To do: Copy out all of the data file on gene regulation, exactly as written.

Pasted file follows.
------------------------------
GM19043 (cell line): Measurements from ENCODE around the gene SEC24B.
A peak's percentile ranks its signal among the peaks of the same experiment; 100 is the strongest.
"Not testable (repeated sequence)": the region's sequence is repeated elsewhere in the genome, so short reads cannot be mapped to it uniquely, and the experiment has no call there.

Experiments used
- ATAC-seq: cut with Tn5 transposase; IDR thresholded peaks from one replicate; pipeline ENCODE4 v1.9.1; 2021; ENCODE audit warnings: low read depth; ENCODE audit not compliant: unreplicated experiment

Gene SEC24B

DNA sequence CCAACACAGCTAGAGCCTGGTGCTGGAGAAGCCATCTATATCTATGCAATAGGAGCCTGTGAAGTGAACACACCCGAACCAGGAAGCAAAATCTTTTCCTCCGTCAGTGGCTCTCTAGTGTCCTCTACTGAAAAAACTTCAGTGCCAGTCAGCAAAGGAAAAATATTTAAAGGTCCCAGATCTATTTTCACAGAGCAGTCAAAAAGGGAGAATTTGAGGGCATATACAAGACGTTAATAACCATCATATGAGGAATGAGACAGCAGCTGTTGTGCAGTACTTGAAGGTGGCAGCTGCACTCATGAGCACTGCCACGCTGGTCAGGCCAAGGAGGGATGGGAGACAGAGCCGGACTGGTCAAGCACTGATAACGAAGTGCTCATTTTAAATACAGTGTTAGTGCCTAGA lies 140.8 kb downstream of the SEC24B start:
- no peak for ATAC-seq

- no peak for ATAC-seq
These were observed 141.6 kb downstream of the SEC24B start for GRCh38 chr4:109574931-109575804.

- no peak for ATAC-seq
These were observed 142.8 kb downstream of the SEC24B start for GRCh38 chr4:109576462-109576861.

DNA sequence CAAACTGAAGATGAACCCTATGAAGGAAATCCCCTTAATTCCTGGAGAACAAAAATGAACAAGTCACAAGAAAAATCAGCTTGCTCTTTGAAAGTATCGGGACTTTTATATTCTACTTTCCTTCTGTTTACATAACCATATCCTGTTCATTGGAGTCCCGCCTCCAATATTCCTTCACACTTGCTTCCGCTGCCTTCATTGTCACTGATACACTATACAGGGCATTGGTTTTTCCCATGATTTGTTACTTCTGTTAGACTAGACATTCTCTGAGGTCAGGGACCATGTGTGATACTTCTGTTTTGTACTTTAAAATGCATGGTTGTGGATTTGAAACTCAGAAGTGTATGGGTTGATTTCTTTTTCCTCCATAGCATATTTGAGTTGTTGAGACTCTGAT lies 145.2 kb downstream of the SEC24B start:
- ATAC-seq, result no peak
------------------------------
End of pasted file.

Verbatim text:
GM19043 (cell line): Measurements from ENCODE around the gene SEC24B.
A peak's percentile ranks its signal among the peaks of the same experiment; 100 is the strongest.
"Not testable (repeated sequence)": the region's sequence is repeated elsewhere in the genome, so short reads cannot be mapped to it uniquely, and the experiment has no call there.

Experiments used
- ATAC-seq: cut with Tn5 transposase; IDR thresholded peaks from one replicate; pipeline ENCODE4 v1.9.1; 2021; ENCODE audit warnings: low read depth; ENCODE audit not compliant: unreplicated experiment

Gene SEC24B

DNA sequence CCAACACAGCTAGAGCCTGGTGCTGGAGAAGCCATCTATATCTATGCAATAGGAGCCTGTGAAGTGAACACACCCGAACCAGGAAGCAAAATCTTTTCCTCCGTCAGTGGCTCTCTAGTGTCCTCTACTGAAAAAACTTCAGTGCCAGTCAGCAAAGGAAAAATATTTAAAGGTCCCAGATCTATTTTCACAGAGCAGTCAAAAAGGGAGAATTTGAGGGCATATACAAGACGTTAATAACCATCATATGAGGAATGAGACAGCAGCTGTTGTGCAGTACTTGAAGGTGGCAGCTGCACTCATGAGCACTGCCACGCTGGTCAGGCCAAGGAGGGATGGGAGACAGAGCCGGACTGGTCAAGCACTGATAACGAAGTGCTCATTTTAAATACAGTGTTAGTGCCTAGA lies 140.8 kb downstream of the SEC24B start:
- no peak for ATAC-seq

- no peak for ATAC-seq
These were observed 141.6 kb downstream of the SEC24B start for GRCh38 chr4:109574931-109575804.

- no peak for ATAC-seq
These were observed 142.8 kb downstream of the SEC24B start for GRCh38 chr4:109576462-109576861.

DNA sequence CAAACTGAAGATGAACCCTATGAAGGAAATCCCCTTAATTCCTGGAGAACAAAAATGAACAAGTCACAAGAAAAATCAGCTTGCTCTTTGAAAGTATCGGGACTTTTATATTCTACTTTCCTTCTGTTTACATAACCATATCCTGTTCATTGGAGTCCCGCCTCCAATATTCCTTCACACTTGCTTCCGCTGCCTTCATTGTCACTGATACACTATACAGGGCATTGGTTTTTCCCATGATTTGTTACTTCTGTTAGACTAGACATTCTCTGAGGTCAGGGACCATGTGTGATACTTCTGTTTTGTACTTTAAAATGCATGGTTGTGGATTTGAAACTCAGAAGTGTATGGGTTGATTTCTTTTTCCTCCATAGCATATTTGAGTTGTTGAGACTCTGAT lies 145.2 kb downstream of the SEC24B start:
- ATAC-seq, result no peak